Though the power base of Brazilian football lies in the cities of Rio de Janeiro and Sao Paulo, one of the country’s most venerable and esteemed derbies is to be found up in the north east, where Recife rivals Nautico and Sport play out O Clássico dos Clássicos (The Derby of Derbies).

At first sight that title might seem a little grand for a rivalry between two clubs who have made relatively little impact outside their home state of Pernambucano. Yet given the fact that the fixture has a history stretching back over a century and has been played more than 400 times, with some sources talking of more than 500 meetings, it is hard to begrudge it its lofty billing. 

When you consider that a fixture of its standing is contested in a city that lies some distance from the nation’s main economic centres and is only its ninth-most populous conurbation, then it easy to understand why Brazil is regarded as o país do futebol (the country of football). And as the supporters of Recife’s other big club Santa Cruz will no doubt tell you, they are another very good reason why the northeastern enclave should be considered a hotbed of football.

The origins
The game took root in Recife thanks to the efforts of a student by the name of Guilherme de Aquino Fonseca, who followed in the footsteps of Charles Miller, the great Brazilian football pioneer, by returning from a trip to England with two complete kits, balls and boots. In doing so he would lay the foundations for Brazil’s third-oldest derby, behind O Vovô, played out by Rio rivals Botafogo and Fluminense, and O Gre-Nal, between Porto Alegre adversaries Gremio and Internacional.

In 1905 Aquino approached the sports association Clube Nautico Capibaribe and asked them if they would be interested in incorporating football into their activities. His request was turned down, prompting him to found his own club, Sport Club do Recife. It was not long before the city’s inhabitants began showing an interest in the game and its popularity started to spread, with even Nautico overcoming their earlier reluctance and setting up their own team. All they needed now was some opposition, which was where Sport came in. 

The first meeting between the two sides took place at Recife’s British Club on 25 July that year, Nautico running out 3-1 winners. The venue was an appropriate one. Brazilian football had a strong British influence in its early years, with players referred to as “goalkeepers” and “full-backs” and the like and occupying different positions in the same game. In that inaugural match for instance, Nautico centre-forward Rolland Maunsell ended up in goal after scoring twice for his side.

Tales of derbies past
Having met over 400 times, Sport and Nautico have many a derby story to tell, the rivalry acquiring an edge from the very start thanks to the circumstances in which Sport were founded. 

In terms of victories, Sport have the upper hand, having also won the national title once, in 1987, and collected more Pernambucano championship titles than Nautico, 39 to 21. That said, Nautico entered the state competition at a later stage and did not win it until 1934, by which time their Recife rivals had already been crowned champions on seven occasions.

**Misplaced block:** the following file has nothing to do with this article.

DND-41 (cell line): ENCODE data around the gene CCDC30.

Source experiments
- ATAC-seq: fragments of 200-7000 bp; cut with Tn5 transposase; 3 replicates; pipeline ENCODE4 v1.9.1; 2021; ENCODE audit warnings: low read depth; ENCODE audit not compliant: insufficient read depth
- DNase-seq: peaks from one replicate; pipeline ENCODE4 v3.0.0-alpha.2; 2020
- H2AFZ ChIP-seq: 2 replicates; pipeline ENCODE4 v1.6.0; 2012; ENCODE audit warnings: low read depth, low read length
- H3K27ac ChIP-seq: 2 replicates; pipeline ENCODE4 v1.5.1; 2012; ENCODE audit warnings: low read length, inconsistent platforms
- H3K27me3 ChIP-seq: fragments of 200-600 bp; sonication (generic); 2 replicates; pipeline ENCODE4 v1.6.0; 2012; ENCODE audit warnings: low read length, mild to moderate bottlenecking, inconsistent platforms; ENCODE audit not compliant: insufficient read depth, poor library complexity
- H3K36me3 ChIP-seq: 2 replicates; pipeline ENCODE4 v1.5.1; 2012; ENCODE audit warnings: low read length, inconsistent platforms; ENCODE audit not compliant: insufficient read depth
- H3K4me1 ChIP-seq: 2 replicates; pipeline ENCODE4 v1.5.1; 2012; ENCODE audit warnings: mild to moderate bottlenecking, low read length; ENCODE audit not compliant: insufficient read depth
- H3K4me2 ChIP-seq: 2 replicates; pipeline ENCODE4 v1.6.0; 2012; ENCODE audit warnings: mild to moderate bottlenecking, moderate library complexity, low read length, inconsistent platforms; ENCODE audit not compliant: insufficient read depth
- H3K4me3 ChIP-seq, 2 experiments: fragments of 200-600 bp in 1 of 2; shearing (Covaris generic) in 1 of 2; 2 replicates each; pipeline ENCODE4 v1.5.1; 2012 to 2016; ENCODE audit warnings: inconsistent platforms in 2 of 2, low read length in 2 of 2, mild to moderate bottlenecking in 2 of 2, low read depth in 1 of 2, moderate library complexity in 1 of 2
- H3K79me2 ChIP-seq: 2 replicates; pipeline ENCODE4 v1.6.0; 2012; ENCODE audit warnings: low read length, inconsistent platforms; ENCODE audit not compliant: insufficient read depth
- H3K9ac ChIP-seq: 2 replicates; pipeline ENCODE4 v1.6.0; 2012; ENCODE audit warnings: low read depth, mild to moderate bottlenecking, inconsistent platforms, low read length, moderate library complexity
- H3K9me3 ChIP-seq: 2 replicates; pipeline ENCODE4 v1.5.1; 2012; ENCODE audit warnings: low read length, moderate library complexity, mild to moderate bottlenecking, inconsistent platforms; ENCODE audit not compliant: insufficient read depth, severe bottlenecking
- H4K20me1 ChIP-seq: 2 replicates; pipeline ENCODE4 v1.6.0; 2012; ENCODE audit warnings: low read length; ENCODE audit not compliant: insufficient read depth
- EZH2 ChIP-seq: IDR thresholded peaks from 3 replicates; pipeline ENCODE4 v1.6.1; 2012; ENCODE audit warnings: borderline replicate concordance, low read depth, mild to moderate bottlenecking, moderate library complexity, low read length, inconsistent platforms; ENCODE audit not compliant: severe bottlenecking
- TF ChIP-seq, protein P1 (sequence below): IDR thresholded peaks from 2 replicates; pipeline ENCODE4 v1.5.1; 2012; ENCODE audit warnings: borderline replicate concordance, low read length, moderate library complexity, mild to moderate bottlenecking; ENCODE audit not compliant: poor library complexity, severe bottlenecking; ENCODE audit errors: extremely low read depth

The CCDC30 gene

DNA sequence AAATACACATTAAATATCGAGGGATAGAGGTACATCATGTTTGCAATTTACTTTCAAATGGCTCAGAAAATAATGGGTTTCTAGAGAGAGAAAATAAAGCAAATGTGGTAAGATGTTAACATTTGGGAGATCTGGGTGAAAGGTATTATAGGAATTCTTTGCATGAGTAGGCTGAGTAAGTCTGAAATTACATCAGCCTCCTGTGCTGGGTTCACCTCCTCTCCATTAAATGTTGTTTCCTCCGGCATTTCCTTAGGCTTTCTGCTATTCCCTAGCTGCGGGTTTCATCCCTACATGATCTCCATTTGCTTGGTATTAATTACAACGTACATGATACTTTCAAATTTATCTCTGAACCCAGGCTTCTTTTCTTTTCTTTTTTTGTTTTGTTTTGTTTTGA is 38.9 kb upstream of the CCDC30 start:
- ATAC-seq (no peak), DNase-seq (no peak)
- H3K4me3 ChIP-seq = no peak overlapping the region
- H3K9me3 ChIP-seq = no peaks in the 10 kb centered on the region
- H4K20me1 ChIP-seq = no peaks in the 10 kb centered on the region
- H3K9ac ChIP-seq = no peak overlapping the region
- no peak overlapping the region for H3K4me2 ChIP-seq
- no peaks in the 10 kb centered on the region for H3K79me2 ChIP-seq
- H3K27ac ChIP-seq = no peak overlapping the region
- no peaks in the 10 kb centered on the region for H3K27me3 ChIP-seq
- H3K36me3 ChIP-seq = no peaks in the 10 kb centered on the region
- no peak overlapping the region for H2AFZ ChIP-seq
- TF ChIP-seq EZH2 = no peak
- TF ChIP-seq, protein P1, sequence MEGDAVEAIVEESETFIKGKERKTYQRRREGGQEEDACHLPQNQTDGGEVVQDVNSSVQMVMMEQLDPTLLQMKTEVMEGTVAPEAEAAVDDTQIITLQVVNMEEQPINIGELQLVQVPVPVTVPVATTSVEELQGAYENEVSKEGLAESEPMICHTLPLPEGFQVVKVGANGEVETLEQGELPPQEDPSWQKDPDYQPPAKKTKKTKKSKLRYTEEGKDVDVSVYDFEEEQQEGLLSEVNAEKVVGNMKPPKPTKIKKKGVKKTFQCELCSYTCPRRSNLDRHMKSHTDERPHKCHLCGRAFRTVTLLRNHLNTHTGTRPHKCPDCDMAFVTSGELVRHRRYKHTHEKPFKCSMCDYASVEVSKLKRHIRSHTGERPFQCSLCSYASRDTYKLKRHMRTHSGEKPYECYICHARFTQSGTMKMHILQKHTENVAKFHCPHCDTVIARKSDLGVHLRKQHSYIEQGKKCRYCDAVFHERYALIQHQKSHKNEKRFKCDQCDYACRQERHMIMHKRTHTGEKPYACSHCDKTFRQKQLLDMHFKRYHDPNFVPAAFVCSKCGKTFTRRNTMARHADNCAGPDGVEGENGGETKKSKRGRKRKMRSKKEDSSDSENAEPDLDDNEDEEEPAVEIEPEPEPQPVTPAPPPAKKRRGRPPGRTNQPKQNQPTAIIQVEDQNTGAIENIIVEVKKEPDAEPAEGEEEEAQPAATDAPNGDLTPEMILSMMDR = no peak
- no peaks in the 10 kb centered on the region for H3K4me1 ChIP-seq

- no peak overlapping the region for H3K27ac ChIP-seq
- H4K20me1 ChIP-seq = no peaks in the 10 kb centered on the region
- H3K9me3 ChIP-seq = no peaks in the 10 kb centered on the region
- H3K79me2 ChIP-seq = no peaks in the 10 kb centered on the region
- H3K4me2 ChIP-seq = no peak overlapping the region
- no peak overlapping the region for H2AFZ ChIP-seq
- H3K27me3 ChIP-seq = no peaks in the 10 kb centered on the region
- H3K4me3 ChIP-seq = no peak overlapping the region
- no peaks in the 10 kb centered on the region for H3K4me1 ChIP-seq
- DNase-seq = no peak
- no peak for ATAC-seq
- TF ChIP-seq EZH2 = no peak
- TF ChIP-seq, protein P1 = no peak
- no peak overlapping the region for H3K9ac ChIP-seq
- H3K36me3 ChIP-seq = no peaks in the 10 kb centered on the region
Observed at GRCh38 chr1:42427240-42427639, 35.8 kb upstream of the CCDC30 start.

Nautico, also known as O Timbu, won six consecutive state crowns between 1963 and 1968, going unbeaten in two of those seasons. It was during that period of domination that they recorded their biggest ever victory over Sport, a 5-1 win in the 1965 Pernambucano final. Sport, who also go by the name of O Leão, finished runners-up in every one of those six seasons, a luckless run that culminated in an agonising extra-time defeat in the 1968 final. 

Though O Leão have never matched that sequence, they have achieved five titles in a row on two separate occasions: between 1996 and 2000 and again between 2006 and 2010. Sport also have the better record in state finals between the two, winning 17 out of 25, including the 2010 showpiece. 

The fixture has been graced by some great names over the years, among them Ademir Menezes, the leading goalscorer at the 1950 FIFA World Cup Brazil™, Vava, Dario Maravilha, Ze Maria, Manga and Juninho Pernambucano for Sport, and the Carvalheira brothers (Zeze, Artur and Fernando), Manoelzinho, Bita, Marinho Chagas and Jorge Mendonca for Nautico.

O Leão play their home games at the Ilha do Retiro, a venue used at Brazil 1950 and one of South America’s most imposing stadiums, while Nautico run out at the Estadio dos Aflitos, where many a visiting side has also come to grief. O Timbu will be decamping next year to the Arena Pernambuco, which is currently under construction and will host matches at the 2014 FIFA World Cup Brazil.

The attendance record for O Clássico dos Clássicos was achieved at another stadium, however, with 80,023 fans congregating at Santa Cruz’s home ground, the Arrudao, to see Sport win a 1988 meeting 2-0.

The rivalry today
Nautico and Sport have served up some spectacular derbies in recent years, their last five encounters producing 20 goals, including a 4-3 win for O Leão at the Ilha do Retiro in January this year.

Sport have won four and lost three of the last ten meetings between the two, one of the most thrilling of those games being the 3-3 draw they played out in a topsy-turvy 2009 Brasileirão clash.

Both clubs were relegated from the national top flight that season but bounced back this year, ready to continue their local tug-of-war and add to the lustre of a fixture with a long and proud history.